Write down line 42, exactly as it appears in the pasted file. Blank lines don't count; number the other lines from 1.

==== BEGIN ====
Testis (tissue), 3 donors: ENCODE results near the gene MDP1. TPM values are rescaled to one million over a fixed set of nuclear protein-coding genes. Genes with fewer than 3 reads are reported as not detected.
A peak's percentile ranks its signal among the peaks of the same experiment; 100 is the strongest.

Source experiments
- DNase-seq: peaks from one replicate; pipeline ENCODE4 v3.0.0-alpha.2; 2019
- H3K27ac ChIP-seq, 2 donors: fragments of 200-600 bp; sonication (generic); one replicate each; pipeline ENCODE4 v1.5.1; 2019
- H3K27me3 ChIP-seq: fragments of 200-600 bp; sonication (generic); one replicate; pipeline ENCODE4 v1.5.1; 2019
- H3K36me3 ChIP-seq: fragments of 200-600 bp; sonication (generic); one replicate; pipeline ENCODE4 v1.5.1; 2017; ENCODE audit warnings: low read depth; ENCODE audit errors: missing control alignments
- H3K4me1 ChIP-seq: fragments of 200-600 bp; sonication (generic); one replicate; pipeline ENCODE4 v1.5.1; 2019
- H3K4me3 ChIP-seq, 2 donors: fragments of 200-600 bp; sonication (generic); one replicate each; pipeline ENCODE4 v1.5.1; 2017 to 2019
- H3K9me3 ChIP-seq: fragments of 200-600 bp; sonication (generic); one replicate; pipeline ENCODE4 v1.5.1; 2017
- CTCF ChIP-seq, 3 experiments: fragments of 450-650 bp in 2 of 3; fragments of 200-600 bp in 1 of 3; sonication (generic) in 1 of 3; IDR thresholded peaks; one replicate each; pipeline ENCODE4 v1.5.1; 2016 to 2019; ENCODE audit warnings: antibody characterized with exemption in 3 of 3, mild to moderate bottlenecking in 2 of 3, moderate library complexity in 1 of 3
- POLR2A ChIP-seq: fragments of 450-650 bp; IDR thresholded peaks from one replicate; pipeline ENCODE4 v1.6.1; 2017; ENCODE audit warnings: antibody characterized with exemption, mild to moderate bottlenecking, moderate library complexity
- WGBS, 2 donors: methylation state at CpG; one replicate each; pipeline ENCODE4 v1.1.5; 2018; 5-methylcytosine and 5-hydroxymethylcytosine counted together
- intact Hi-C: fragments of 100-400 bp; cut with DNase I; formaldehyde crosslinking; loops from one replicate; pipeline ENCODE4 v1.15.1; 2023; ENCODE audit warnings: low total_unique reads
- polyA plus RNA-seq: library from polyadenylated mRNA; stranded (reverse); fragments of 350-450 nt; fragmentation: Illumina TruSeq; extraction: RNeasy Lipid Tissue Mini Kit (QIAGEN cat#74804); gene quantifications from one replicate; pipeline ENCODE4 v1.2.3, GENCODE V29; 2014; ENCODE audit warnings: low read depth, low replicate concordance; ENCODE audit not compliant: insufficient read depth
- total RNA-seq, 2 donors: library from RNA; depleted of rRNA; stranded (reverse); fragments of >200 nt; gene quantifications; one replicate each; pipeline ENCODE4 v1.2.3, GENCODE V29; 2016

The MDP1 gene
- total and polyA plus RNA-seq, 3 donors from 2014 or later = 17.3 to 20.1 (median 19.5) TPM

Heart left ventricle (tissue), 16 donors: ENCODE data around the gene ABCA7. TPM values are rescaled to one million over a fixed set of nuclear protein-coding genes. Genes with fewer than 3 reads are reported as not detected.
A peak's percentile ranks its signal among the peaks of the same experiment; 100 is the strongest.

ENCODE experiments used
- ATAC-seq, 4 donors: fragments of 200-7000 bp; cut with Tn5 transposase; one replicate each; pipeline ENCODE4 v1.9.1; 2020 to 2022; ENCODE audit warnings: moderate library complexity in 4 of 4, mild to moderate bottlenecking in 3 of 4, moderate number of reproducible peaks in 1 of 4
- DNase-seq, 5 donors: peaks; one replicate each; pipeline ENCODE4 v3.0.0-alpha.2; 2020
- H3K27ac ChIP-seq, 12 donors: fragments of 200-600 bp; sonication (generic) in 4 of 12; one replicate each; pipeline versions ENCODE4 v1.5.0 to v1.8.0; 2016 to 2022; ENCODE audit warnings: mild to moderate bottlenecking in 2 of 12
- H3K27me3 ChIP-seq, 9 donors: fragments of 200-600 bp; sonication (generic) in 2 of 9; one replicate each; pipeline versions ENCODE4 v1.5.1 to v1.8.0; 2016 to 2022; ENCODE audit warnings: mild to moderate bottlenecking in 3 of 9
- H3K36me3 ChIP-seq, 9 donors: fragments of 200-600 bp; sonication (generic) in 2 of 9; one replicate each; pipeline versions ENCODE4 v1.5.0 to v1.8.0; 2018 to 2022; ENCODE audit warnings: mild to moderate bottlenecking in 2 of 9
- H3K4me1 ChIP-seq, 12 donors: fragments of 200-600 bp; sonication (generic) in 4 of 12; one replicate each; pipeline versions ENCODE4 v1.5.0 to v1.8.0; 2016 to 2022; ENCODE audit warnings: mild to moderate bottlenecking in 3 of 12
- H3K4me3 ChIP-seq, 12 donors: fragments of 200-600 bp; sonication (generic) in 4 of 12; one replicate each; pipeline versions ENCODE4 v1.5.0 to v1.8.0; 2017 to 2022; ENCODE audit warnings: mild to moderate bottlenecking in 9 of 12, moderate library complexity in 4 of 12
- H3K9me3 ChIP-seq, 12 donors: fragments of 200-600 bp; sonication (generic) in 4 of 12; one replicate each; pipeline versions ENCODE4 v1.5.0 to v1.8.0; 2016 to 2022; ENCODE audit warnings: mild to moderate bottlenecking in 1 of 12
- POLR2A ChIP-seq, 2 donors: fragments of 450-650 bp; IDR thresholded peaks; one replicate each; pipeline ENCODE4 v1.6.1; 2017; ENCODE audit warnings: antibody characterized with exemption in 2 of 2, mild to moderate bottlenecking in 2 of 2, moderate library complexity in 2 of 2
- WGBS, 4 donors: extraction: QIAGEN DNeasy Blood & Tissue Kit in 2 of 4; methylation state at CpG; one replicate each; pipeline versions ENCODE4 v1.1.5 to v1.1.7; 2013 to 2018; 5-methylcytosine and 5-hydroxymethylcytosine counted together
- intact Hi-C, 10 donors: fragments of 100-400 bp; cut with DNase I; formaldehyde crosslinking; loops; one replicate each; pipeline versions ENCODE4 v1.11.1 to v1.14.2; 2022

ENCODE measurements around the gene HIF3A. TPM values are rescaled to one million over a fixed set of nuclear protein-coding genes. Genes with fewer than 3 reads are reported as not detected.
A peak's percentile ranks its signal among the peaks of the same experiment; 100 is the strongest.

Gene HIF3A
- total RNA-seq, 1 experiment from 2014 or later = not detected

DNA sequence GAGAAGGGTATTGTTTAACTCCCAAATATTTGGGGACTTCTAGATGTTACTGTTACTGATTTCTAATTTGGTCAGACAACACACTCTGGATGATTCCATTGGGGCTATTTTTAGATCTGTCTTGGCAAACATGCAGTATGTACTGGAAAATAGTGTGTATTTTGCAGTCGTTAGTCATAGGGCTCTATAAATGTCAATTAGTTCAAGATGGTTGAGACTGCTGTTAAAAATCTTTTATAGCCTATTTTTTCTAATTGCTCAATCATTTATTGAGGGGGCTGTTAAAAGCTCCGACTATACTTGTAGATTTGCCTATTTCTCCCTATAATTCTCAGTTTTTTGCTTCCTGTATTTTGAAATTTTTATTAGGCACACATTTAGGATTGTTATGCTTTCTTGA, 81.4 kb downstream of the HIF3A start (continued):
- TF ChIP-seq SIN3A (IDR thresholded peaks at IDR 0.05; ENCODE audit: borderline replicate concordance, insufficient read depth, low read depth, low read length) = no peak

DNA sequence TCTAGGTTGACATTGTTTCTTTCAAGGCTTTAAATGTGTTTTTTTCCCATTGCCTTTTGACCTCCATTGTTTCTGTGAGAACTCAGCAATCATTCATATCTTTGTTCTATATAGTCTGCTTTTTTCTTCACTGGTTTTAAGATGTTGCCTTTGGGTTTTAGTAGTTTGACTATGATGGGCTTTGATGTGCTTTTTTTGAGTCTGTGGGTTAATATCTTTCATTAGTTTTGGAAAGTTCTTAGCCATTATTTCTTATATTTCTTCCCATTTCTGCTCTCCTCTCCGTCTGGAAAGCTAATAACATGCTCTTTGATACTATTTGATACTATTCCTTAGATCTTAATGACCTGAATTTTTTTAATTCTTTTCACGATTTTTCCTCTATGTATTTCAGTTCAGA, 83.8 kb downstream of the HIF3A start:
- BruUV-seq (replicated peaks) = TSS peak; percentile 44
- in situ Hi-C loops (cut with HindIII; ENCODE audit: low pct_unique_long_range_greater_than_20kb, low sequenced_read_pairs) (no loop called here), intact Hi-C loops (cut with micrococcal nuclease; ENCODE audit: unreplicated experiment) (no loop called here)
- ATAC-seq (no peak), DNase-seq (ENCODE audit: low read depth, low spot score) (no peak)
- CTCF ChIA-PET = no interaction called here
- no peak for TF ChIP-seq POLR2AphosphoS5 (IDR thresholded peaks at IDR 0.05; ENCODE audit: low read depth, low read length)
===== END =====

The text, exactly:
- ATAC-seq (no peak), DNase-seq (ENCODE audit: low read depth, low spot score) (no peak)